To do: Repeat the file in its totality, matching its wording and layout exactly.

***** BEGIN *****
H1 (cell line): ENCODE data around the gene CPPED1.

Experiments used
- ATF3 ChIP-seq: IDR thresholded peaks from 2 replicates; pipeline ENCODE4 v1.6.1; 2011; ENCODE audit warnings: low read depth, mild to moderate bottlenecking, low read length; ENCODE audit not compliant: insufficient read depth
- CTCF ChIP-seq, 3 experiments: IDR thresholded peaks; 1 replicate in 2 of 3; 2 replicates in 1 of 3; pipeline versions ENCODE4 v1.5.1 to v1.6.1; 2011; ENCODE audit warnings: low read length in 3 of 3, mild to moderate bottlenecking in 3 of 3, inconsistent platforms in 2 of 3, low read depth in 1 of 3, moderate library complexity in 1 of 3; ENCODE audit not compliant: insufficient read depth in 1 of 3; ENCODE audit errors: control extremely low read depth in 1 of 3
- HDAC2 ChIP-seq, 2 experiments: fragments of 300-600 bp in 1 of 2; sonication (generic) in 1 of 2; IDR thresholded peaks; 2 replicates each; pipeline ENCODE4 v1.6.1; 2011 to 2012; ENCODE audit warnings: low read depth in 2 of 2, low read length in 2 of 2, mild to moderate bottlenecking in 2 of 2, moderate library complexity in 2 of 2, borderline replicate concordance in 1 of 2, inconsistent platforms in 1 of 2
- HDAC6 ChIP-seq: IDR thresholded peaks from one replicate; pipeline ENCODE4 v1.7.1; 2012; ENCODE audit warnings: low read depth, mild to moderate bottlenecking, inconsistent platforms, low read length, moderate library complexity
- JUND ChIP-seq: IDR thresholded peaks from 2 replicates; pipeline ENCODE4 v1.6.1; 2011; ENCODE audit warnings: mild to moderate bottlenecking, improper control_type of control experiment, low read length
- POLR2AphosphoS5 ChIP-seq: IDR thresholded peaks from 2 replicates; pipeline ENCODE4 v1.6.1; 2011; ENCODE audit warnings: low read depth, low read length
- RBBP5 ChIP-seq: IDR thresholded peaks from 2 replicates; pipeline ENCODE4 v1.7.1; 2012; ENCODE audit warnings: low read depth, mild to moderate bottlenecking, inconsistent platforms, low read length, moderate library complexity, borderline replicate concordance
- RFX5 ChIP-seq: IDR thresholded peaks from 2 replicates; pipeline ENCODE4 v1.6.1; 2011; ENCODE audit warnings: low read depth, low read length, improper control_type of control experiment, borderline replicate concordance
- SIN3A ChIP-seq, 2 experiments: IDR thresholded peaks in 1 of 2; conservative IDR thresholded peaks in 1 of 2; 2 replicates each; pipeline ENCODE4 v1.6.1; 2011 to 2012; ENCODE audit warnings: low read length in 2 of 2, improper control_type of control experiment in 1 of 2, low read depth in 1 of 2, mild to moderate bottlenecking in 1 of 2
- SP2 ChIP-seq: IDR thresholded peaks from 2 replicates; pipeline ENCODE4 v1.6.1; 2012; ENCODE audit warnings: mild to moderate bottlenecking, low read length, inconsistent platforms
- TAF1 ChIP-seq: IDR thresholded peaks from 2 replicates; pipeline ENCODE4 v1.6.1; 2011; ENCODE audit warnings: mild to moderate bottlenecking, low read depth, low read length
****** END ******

H1 (cell line): ENCODE data around the gene CPPED1.

Experiments used
- ATF3 ChIP-seq: IDR thresholded peaks from 2 replicates; pipeline ENCODE4 v1.6.1; 2011; ENCODE audit warnings: low read depth, mild to moderate bottlenecking, low read length; ENCODE audit not compliant: insufficient read depth
- CTCF ChIP-seq, 3 experiments: IDR thresholded peaks; 1 replicate in 2 of 3; 2 replicates in 1 of 3; pipeline versions ENCODE4 v1.5.1 to v1.6.1; 2011; ENCODE audit warnings: low read length in 3 of 3, mild to moderate bottlenecking in 3 of 3, inconsistent platforms in 2 of 3, low read depth in 1 of 3, moderate library complexity in 1 of 3; ENCODE audit not compliant: insufficient read depth in 1 of 3; ENCODE audit errors: control extremely low read depth in 1 of 3
- HDAC2 ChIP-seq, 2 experiments: fragments of 300-600 bp in 1 of 2; sonication (generic) in 1 of 2; IDR thresholded peaks; 2 replicates each; pipeline ENCODE4 v1.6.1; 2011 to 2012; ENCODE audit warnings: low read depth in 2 of 2, low read length in 2 of 2, mild to moderate bottlenecking in 2 of 2, moderate library complexity in 2 of 2, borderline replicate concordance in 1 of 2, inconsistent platforms in 1 of 2
- HDAC6 ChIP-seq: IDR thresholded peaks from one replicate; pipeline ENCODE4 v1.7.1; 2012; ENCODE audit warnings: low read depth, mild to moderate bottlenecking, inconsistent platforms, low read length, moderate library complexity
- JUND ChIP-seq: IDR thresholded peaks from 2 replicates; pipeline ENCODE4 v1.6.1; 2011; ENCODE audit warnings: mild to moderate bottlenecking, improper control_type of control experiment, low read length
- POLR2AphosphoS5 ChIP-seq: IDR thresholded peaks from 2 replicates; pipeline ENCODE4 v1.6.1; 2011; ENCODE audit warnings: low read depth, low read length
- RBBP5 ChIP-seq: IDR thresholded peaks from 2 replicates; pipeline ENCODE4 v1.7.1; 2012; ENCODE audit warnings: low read depth, mild to moderate bottlenecking, inconsistent platforms, low read length, moderate library complexity, borderline replicate concordance
- RFX5 ChIP-seq: IDR thresholded peaks from 2 replicates; pipeline ENCODE4 v1.6.1; 2011; ENCODE audit warnings: low read depth, low read length, improper control_type of control experiment, borderline replicate concordance
- SIN3A ChIP-seq, 2 experiments: IDR thresholded peaks in 1 of 2; conservative IDR thresholded peaks in 1 of 2; 2 replicates each; pipeline ENCODE4 v1.6.1; 2011 to 2012; ENCODE audit warnings: low read length in 2 of 2, improper control_type of control experiment in 1 of 2, low read depth in 1 of 2, mild to moderate bottlenecking in 1 of 2
- SP2 ChIP-seq: IDR thresholded peaks from 2 replicates; pipeline ENCODE4 v1.6.1; 2012; ENCODE audit warnings: mild to moderate bottlenecking, low read length, inconsistent platforms
- TAF1 ChIP-seq: IDR thresholded peaks from 2 replicates; pipeline ENCODE4 v1.6.1; 2011; ENCODE audit warnings: mild to moderate bottlenecking, low read depth, low read length